Recently, our firm’s labor and employment law section completed representation of a unionized client in bargaining for renewal of a contract which expired in 2009. After many bargaining sessions, the parties could not agree to a few key items, including a large increase in the employee’s share of medical insurance cost, so our client declared impasse and imposed the change unilaterally.
Based on our presentation of the entire course of bargaining, the NLRB regional office in Hartford dismissed the union’s unfair labor practice charge, and the NLRB Office of Appeals in Washington recently affirmed the dismissal.
I asked one of my law partners, Michael Lavelle, to share his experiences with the issue and what employers can learn about this often misunderstood area of law.
“Your mission, dear blog reader, should you decide to accept it, is to understand what a labor impasse is….”
One of the many constraints in dealing with a workforce represented by a labor union is that no change can be made to wages, hours or working conditions without collective bargaining with the union representatives.
Typically, agreed-upon wages, hours of work and working conditions are reduced to writing in a collective bargaining agreement, and then bargaining takes place periodically as contracts expire and are renewed.
However, even if the written contract expires, the existing terms remain in effect and can’t be changed unilaterally by the employer. This means that the employer is effectively bound by the expired contract (with a few exceptions not pertinent here).
If bargaining for a new contract is protracted, the employer may find itself obligated to employment benefit provisions which become increasingly onerous. For example, if the employee’s contribution to the premiums for group medical insurance is capped at a dollar amount, the employer must absorb all premium increases while trying to bargain for a new contribution rate.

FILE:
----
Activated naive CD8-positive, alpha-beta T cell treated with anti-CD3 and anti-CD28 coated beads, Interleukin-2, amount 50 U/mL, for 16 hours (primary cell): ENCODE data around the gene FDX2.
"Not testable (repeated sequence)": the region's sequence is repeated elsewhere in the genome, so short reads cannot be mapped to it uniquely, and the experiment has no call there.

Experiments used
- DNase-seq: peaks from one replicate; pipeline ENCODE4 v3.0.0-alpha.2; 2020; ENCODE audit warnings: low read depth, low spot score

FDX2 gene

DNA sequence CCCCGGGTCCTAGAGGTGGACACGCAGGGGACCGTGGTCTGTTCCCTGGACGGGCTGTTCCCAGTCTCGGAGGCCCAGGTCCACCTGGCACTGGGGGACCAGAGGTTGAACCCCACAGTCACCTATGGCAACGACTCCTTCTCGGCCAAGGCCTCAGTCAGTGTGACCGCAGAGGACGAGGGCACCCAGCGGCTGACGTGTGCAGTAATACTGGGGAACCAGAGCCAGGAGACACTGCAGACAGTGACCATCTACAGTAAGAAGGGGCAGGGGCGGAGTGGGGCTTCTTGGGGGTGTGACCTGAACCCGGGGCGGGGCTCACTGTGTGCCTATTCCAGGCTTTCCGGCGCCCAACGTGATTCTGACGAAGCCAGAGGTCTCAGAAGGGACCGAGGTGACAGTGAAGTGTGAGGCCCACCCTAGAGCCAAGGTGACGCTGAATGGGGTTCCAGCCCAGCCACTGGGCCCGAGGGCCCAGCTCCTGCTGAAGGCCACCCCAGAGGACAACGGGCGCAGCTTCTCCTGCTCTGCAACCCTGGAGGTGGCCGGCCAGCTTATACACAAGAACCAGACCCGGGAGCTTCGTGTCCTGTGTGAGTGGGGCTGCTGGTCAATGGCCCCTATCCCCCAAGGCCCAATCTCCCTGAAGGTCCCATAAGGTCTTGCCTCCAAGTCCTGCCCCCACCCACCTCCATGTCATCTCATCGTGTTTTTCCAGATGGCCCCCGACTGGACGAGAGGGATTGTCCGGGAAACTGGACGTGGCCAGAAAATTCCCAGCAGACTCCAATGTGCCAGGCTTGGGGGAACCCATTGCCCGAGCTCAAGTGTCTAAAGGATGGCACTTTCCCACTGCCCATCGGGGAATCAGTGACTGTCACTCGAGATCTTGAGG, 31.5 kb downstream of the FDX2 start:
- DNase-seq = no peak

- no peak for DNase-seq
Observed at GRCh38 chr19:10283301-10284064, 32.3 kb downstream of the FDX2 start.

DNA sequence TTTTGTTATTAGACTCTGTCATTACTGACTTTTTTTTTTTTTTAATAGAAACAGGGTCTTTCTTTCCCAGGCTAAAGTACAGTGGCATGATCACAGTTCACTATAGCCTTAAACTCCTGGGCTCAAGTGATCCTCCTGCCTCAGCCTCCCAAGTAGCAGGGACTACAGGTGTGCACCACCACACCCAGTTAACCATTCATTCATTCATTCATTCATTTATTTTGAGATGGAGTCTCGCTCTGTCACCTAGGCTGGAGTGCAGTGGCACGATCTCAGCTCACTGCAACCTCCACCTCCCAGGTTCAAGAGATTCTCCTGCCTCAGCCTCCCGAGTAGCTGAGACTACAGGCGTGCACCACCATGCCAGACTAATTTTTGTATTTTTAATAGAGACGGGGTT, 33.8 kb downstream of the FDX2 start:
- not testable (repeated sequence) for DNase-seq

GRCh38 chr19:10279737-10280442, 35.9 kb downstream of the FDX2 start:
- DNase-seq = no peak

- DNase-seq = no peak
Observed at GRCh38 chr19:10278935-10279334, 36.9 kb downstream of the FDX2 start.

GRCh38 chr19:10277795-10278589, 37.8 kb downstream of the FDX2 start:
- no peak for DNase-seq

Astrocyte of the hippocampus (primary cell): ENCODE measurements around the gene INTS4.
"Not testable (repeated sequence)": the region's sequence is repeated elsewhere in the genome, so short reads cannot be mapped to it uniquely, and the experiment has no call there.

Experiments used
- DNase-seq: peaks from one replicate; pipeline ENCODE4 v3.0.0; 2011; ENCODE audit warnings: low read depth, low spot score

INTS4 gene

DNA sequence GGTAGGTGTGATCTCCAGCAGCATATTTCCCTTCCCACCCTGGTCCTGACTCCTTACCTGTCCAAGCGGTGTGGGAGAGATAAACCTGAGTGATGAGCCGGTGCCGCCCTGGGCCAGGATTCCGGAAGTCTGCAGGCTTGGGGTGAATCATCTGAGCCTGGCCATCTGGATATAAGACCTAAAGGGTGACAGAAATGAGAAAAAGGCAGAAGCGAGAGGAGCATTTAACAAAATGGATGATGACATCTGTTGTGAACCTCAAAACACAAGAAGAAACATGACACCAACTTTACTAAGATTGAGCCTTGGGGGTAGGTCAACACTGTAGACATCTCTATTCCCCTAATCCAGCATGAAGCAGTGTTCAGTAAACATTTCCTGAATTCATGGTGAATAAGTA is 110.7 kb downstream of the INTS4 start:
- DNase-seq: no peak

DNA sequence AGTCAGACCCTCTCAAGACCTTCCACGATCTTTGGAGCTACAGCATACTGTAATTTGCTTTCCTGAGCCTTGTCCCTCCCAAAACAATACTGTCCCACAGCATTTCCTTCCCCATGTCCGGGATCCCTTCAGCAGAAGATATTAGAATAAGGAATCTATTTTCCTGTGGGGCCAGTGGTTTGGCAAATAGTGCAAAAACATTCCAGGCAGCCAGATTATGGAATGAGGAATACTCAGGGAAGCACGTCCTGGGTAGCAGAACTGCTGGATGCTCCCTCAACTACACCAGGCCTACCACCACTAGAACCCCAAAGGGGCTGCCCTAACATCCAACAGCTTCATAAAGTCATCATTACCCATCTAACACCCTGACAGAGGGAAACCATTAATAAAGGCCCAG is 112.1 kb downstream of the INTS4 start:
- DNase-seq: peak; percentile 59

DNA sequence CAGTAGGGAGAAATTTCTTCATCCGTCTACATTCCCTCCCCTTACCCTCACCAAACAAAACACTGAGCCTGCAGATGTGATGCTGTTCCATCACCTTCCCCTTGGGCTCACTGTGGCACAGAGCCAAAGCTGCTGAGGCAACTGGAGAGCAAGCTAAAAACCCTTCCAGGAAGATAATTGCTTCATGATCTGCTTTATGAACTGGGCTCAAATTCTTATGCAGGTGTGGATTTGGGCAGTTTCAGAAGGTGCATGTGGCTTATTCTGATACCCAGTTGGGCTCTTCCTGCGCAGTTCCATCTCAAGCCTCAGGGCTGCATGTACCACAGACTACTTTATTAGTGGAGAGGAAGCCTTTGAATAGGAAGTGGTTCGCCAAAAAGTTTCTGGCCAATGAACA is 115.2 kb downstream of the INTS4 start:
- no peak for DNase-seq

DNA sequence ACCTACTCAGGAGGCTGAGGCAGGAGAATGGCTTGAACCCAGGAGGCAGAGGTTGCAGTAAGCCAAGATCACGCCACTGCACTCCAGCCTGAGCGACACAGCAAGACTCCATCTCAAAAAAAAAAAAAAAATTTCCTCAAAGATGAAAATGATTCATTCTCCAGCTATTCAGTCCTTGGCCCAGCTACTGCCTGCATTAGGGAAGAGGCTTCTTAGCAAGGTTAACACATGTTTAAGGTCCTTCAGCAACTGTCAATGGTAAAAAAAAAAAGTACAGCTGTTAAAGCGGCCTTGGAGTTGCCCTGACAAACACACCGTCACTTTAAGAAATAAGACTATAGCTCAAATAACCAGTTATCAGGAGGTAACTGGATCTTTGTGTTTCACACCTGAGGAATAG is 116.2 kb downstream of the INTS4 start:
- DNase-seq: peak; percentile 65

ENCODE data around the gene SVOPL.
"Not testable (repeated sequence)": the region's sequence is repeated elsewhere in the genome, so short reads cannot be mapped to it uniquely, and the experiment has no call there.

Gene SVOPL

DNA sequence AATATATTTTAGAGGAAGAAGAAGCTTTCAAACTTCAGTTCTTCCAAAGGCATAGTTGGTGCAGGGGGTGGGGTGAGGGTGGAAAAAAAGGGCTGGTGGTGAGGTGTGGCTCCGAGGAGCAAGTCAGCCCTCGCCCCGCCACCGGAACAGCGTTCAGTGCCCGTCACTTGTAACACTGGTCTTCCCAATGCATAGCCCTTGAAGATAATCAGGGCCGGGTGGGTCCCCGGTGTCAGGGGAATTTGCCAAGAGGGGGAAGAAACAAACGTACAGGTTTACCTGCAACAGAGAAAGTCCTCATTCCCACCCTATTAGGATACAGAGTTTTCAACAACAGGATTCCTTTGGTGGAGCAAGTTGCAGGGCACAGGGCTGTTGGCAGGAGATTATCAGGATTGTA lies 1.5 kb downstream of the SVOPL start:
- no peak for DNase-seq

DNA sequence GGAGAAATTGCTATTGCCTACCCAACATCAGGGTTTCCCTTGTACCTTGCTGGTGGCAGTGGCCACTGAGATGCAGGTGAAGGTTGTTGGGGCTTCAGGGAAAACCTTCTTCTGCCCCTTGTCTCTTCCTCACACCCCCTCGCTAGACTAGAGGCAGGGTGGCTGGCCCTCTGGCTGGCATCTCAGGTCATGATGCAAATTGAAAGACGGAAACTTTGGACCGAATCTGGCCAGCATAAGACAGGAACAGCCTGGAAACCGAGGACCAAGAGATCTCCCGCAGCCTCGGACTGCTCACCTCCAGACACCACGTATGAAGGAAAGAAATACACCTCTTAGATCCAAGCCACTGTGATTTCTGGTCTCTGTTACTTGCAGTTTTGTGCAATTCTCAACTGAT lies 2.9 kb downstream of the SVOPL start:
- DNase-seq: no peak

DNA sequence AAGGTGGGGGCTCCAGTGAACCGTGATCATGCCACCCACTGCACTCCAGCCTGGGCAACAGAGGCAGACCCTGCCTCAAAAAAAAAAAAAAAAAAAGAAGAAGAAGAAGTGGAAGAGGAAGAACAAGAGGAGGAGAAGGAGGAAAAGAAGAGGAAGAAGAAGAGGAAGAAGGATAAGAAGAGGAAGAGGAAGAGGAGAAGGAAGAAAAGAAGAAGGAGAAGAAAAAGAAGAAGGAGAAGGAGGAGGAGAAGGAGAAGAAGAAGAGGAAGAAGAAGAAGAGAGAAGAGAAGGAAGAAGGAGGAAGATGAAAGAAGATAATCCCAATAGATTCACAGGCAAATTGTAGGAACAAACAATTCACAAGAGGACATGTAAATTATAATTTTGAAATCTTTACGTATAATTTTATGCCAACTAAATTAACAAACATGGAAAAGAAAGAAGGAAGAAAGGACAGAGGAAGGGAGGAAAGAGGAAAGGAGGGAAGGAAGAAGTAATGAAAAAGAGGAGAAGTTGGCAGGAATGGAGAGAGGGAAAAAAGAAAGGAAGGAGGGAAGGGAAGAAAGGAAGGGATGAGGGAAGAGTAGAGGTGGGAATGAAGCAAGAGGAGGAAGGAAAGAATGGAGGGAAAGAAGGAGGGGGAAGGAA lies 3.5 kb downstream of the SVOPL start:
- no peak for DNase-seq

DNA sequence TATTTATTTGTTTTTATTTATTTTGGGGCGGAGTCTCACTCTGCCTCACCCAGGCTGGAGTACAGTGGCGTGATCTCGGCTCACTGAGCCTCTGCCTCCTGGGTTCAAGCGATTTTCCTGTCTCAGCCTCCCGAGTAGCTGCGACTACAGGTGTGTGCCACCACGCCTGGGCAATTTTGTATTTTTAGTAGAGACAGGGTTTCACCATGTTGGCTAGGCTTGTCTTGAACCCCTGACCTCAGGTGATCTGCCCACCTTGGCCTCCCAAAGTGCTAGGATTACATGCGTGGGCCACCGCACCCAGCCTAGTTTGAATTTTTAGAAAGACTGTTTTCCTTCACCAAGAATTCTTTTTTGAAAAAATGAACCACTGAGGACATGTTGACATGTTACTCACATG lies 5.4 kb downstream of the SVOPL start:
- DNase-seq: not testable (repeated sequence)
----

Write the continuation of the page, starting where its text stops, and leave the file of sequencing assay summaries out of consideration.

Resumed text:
Under federal labor law, neither party is required to agree to contract terms, but obviously bargaining can’t continue indefinitely without management at some point being able to make changes for business necessity.
The answer to this dilemma is known as impasse.
When the employer and the union have bargained in good faith but are unable to reach agreement on all issues, an impasse is reached. Impasse frees the employer to make unilateral changes in the wages, hours and conditions of employment.
Obviously, impasse is a complex concept, and subject to abuse. An employer can’t just bargain for a few sessions and then declare impasse and implement all of its proposed changes, since that would undermine the entire collective bargaining process, which is protected by law. There are hundreds of National Labor Relations Board cases in which unions have filed unfair labor practice charges claiming unilateral changes were illegal because impasse had not legitimately occurred.
Being very protective of its mandate to foster collective bargaining, the National Labor Relations Board is usually quite skeptical of a claim by an employer that impasse has been reached. A reversal by the NLRB of illegal unilateral changes means that the employer must repay the cost of the changes to employees, which often leaves the employer in a worse position.
Since unfair labor practice charges are almost inevitable, a declaration of impasse by an employer can be a costly gamble, subject to second-guessing by the NLRB years after the event.
So, is a labor impasse impossible? No, but it requires good faith and thorough negotiations to get there.
“…..As usual, should you or any member of your company
be captured or killed fail, the secretary blog will disavow any knowledge of your existence. This tape will self-destruct in five seconds. Good luck.”